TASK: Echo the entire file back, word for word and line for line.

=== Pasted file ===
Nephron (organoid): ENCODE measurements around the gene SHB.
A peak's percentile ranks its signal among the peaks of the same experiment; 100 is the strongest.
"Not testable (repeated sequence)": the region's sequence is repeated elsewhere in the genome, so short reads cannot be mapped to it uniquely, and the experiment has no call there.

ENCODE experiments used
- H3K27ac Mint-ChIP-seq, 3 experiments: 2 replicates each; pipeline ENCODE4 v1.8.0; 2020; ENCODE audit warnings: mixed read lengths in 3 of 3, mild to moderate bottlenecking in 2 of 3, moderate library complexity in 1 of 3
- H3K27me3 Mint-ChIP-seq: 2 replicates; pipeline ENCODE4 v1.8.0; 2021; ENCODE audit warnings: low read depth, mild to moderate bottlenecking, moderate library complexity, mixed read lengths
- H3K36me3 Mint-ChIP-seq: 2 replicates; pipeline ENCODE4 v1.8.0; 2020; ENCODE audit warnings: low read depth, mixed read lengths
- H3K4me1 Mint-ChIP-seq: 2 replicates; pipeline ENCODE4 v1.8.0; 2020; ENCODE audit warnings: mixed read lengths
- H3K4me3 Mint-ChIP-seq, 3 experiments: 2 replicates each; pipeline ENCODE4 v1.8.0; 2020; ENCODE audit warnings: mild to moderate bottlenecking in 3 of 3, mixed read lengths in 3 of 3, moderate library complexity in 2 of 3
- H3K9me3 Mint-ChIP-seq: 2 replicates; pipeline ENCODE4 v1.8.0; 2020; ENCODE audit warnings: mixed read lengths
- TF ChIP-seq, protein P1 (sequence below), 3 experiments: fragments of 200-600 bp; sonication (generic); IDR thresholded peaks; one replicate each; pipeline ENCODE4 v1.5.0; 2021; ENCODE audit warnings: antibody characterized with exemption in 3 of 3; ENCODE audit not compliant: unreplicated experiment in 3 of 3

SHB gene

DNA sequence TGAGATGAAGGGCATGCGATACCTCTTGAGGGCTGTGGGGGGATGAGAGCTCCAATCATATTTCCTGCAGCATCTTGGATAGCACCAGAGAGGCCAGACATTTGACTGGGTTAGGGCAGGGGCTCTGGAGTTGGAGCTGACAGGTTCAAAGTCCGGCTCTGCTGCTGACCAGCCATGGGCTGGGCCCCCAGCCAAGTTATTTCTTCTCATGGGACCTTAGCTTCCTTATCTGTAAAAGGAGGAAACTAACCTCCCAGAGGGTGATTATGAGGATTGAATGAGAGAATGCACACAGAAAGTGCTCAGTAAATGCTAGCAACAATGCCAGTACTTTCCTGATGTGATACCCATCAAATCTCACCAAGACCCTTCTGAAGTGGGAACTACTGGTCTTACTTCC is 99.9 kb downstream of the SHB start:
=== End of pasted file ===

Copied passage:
Nephron (organoid): ENCODE measurements around the gene SHB.
A peak's percentile ranks its signal among the peaks of the same experiment; 100 is the strongest.
"Not testable (repeated sequence)": the region's sequence is repeated elsewhere in the genome, so short reads cannot be mapped to it uniquely, and the experiment has no call there.

ENCODE experiments used
- H3K27ac Mint-ChIP-seq, 3 experiments: 2 replicates each; pipeline ENCODE4 v1.8.0; 2020; ENCODE audit warnings: mixed read lengths in 3 of 3, mild to moderate bottlenecking in 2 of 3, moderate library complexity in 1 of 3
- H3K27me3 Mint-ChIP-seq: 2 replicates; pipeline ENCODE4 v1.8.0; 2021; ENCODE audit warnings: low read depth, mild to moderate bottlenecking, moderate library complexity, mixed read lengths
- H3K36me3 Mint-ChIP-seq: 2 replicates; pipeline ENCODE4 v1.8.0; 2020; ENCODE audit warnings: low read depth, mixed read lengths
- H3K4me1 Mint-ChIP-seq: 2 replicates; pipeline ENCODE4 v1.8.0; 2020; ENCODE audit warnings: mixed read lengths
- H3K4me3 Mint-ChIP-seq, 3 experiments: 2 replicates each; pipeline ENCODE4 v1.8.0; 2020; ENCODE audit warnings: mild to moderate bottlenecking in 3 of 3, mixed read lengths in 3 of 3, moderate library complexity in 2 of 3
- H3K9me3 Mint-ChIP-seq: 2 replicates; pipeline ENCODE4 v1.8.0; 2020; ENCODE audit warnings: mixed read lengths
- TF ChIP-seq, protein P1 (sequence below), 3 experiments: fragments of 200-600 bp; sonication (generic); IDR thresholded peaks; one replicate each; pipeline ENCODE4 v1.5.0; 2021; ENCODE audit warnings: antibody characterized with exemption in 3 of 3; ENCODE audit not compliant: unreplicated experiment in 3 of 3

SHB gene

DNA sequence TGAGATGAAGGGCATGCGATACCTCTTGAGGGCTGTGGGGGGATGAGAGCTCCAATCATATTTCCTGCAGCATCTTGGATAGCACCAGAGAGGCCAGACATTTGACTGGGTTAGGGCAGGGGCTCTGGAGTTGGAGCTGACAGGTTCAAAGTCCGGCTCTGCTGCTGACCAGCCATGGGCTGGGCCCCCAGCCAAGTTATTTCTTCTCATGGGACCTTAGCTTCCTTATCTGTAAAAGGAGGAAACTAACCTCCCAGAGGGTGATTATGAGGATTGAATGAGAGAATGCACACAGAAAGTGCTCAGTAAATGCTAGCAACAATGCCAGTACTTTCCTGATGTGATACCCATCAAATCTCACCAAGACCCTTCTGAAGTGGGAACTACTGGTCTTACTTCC is 99.9 kb downstream of the SHB start: